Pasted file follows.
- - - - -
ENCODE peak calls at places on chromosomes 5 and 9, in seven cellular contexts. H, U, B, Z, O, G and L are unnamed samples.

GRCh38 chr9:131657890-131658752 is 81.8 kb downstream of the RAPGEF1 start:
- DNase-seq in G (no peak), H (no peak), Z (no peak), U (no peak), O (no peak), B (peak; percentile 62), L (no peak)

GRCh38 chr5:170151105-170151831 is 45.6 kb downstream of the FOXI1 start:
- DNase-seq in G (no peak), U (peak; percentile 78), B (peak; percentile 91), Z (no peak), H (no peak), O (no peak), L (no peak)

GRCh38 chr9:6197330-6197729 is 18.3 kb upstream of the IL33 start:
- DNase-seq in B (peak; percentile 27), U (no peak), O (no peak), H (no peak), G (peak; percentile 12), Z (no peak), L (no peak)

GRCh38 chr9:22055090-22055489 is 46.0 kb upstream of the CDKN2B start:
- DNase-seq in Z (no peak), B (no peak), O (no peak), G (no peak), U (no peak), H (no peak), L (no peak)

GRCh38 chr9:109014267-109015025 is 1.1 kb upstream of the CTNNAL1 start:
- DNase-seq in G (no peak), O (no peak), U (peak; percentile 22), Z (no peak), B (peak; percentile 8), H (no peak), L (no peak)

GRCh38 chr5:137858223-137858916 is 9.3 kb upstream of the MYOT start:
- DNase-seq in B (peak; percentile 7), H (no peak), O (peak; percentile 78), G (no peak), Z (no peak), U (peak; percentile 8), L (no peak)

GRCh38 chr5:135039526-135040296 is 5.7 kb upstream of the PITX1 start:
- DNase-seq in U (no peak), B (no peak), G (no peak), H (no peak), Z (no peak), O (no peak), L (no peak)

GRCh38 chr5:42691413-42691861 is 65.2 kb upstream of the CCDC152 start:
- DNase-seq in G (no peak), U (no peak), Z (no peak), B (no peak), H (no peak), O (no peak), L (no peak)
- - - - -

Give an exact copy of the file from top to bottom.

ENCODE peak calls at places on chromosomes 5 and 9, in seven cellular contexts. H, U, B, Z, O, G and L are unnamed samples.

GRCh38 chr9:131657890-131658752 is 81.8 kb downstream of the RAPGEF1 start:
- DNase-seq in G (no peak), H (no peak), Z (no peak), U (no peak), O (no peak), B (peak; percentile 62), L (no peak)

GRCh38 chr5:170151105-170151831 is 45.6 kb downstream of the FOXI1 start:
- DNase-seq in G (no peak), U (peak; percentile 78), B (peak; percentile 91), Z (no peak), H (no peak), O (no peak), L (no peak)

GRCh38 chr9:6197330-6197729 is 18.3 kb upstream of the IL33 start:
- DNase-seq in B (peak; percentile 27), U (no peak), O (no peak), H (no peak), G (peak; percentile 12), Z (no peak), L (no peak)

GRCh38 chr9:22055090-22055489 is 46.0 kb upstream of the CDKN2B start:
- DNase-seq in Z (no peak), B (no peak), O (no peak), G (no peak), U (no peak), H (no peak), L (no peak)

GRCh38 chr9:109014267-109015025 is 1.1 kb upstream of the CTNNAL1 start:
- DNase-seq in G (no peak), O (no peak), U (peak; percentile 22), Z (no peak), B (peak; percentile 8), H (no peak), L (no peak)

GRCh38 chr5:137858223-137858916 is 9.3 kb upstream of the MYOT start:
- DNase-seq in B (peak; percentile 7), H (no peak), O (peak; percentile 78), G (no peak), Z (no peak), U (peak; percentile 8), L (no peak)

GRCh38 chr5:135039526-135040296 is 5.7 kb upstream of the PITX1 start:
- DNase-seq in U (no peak), B (no peak), G (no peak), H (no peak), Z (no peak), O (no peak), L (no peak)

GRCh38 chr5:42691413-42691861 is 65.2 kb upstream of the CCDC152 start:
- DNase-seq in G (no peak), U (no peak), Z (no peak), B (no peak), H (no peak), O (no peak), L (no peak)